The Facts: Natural Insemination vs. Artificial Insemination
Today more than ever before there are many different choices when it comes to how to get pregnant and have a child and natural insemination is one of them. Insemination is now a choice when a couple cannot conceive and have a child on their own, or if a single person wants to give birth to a child. There are two kinds of insemination: artificial and natural.
Artificial insemination is when the woman who wants to bear the child or couple who wants to parent the child goes to a sperm bank and picks out and purchases sperm. Sperm can be selected based on many kinds of qualities from wanting blue eyes to a certain IQ level. The sperm can then be inserted into the woman’s reproductive tract. This is a way for men who are infertile to be able to parent a child that comes from the wife.
Natural insemination is when there is intercourse between the sperm donor and the woman who is to become pregnant. This not the most used method of insemination but some people prefer it because of its non-mechanical nature. Sometimes, however, a husband would rather get the sperm from a sperm bank so that his wife does not have sex with another man.
The concept of donating sperm whether by natural insemination or artificial insemination is a moral dilemma for many but it also turns the roles in conventional traditional relationships on their heads. No matter whether you agree or disagree with the whole idea of insemination, all types of ethical situations come into play, including what role the sperm donor will play in the child’s life.
Sperm donation is being increasingly used by single or coupled lesbians and by single women. So much so, in fact, that among some sperm banks, these are the primary recipients of donated sperm. In previous decades, the childless heterosexual couple who were infertile were the people aimed at by sperm bank advertising. Not any more.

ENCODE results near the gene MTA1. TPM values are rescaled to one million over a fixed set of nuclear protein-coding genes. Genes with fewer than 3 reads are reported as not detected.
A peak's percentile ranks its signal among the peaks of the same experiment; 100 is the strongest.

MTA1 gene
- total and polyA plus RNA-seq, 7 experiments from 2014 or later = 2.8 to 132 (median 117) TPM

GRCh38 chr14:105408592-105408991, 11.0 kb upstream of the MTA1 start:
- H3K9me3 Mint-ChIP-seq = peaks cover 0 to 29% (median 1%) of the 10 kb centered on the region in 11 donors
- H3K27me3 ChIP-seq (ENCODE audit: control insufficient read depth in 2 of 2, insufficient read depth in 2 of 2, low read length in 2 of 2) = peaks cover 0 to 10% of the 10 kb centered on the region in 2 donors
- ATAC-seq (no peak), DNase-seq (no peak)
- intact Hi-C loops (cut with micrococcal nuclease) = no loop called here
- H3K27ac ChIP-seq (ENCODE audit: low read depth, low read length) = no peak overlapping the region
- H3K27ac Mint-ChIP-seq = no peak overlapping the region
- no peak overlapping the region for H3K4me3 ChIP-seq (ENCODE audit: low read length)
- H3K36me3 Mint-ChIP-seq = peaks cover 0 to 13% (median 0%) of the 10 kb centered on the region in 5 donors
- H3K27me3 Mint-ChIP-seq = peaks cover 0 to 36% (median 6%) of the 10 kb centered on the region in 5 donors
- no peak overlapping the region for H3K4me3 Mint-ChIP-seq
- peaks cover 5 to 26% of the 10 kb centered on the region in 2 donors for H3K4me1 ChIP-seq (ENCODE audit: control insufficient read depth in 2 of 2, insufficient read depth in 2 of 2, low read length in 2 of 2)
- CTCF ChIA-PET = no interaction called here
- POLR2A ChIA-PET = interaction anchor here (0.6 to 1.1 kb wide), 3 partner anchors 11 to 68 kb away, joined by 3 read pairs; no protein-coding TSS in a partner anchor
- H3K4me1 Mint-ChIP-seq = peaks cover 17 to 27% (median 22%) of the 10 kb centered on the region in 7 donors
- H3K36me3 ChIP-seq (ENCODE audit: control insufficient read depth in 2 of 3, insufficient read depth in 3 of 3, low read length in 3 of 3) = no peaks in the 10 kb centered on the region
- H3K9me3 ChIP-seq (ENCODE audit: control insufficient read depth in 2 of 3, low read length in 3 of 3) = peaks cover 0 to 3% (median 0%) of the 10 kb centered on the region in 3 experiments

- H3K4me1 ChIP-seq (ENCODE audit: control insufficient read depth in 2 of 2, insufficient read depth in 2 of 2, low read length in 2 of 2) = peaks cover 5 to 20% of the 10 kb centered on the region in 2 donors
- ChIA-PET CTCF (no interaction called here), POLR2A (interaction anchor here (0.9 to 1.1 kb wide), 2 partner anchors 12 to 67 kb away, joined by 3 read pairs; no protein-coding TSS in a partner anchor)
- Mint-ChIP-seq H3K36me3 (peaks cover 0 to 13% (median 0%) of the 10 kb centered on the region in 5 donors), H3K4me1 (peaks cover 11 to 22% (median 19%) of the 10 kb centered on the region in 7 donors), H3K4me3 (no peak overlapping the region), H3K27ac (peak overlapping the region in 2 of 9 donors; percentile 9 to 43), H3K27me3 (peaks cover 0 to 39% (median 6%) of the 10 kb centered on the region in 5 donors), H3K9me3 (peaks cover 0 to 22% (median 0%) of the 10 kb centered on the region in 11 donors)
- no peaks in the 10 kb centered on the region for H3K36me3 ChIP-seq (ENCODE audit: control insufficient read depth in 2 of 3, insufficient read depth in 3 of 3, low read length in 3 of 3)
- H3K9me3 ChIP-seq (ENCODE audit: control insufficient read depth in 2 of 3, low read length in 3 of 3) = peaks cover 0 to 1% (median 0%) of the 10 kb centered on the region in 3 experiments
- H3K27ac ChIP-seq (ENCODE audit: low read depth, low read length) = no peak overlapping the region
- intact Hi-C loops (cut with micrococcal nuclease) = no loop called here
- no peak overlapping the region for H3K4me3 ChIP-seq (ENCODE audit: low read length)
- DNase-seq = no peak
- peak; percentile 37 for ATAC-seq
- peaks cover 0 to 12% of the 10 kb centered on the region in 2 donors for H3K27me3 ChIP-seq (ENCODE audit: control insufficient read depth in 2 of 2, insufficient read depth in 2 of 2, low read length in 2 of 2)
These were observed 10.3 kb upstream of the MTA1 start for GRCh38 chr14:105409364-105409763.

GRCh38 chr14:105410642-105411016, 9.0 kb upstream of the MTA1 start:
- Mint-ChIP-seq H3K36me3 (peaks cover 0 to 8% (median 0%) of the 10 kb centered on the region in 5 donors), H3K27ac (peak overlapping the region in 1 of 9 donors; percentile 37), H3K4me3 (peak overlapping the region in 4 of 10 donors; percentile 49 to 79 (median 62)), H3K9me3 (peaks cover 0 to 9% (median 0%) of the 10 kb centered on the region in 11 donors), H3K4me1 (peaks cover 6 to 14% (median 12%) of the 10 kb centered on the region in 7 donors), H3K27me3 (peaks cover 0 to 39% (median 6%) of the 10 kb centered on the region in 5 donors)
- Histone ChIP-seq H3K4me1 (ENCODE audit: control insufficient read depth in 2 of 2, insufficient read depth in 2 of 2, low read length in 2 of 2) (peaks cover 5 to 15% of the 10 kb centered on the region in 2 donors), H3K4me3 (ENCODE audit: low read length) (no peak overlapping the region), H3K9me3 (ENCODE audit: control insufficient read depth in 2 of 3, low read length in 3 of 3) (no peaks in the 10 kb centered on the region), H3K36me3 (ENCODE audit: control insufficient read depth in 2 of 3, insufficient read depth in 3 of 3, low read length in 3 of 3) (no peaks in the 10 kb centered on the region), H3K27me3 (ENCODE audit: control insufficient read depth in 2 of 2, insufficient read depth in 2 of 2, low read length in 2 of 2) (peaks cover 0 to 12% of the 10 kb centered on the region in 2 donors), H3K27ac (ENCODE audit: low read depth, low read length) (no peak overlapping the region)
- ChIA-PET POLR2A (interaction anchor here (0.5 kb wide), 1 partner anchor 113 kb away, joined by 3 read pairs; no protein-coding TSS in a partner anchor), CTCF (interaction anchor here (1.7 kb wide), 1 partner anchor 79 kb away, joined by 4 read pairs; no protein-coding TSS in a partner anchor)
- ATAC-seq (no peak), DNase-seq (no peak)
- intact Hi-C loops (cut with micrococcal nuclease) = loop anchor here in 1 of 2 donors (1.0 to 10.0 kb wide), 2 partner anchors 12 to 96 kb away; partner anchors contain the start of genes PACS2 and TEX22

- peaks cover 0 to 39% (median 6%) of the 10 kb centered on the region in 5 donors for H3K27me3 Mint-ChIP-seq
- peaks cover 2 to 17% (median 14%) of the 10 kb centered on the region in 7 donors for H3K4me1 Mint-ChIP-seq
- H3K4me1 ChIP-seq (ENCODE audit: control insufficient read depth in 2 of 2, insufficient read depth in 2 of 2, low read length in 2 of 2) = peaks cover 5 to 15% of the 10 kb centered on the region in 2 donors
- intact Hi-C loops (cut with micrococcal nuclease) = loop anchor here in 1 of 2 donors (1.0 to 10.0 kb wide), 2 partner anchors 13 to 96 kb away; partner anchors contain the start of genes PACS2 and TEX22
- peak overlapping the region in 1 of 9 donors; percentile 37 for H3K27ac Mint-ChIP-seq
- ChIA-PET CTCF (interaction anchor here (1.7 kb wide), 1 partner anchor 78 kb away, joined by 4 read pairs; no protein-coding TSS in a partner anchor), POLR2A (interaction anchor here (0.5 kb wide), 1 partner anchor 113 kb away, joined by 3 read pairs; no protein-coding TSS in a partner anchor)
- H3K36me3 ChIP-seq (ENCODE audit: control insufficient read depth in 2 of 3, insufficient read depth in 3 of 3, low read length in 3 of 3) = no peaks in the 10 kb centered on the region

Artificial insemination began in the agricultural industry and is the preferred method for impregnating most female animals on the farm. It wasn’t until the 1970s that human artificial insemination started being used as a treatment for infertility. In the beginning the only technique was known as ICI--intracervical insemination. Today most women are inseminated via IUI--intrauterine insemination.
In artificial insemination, a small, flexible tube is used to place the sperm of the donor into the reproductive tract. The sperm is washed and concentrated to increase the chances that conception will be successful. When a woman uses intracervical insemination, the sperm of the donor is placed right into the cervix. It is usually painless and the sperm has an excellent chance of making it through the fallopian tubes and fertilizing the egg.
With intrauterine insemination the sperm is artificially placed in the uterus. It can also be combined with ovarian stimulation and the sperm placed in the fallopian tubes. This form of insemination is most often used when the guy has problems producing sperm and the woman has a cervical mucus condition. It is also used when the causes of infertility are not known.
Both of these forms of artificial insemination cost less than in vitro fertilization, where the sperm and egg are introduced in a Petri dish and then inserted into the uterus.
As you can see, if a couple wanted the least mechanical means of using donated sperm it would be by natural insemination. Technically, it would be most risky in terms of sterility and safety because the semen would not have been washed of harmful chemicals and there is always the possibility of transferring a sexual disease. In both natural insemination and artificial insemination, follow-up with ultrasounds and blood tests is necessary.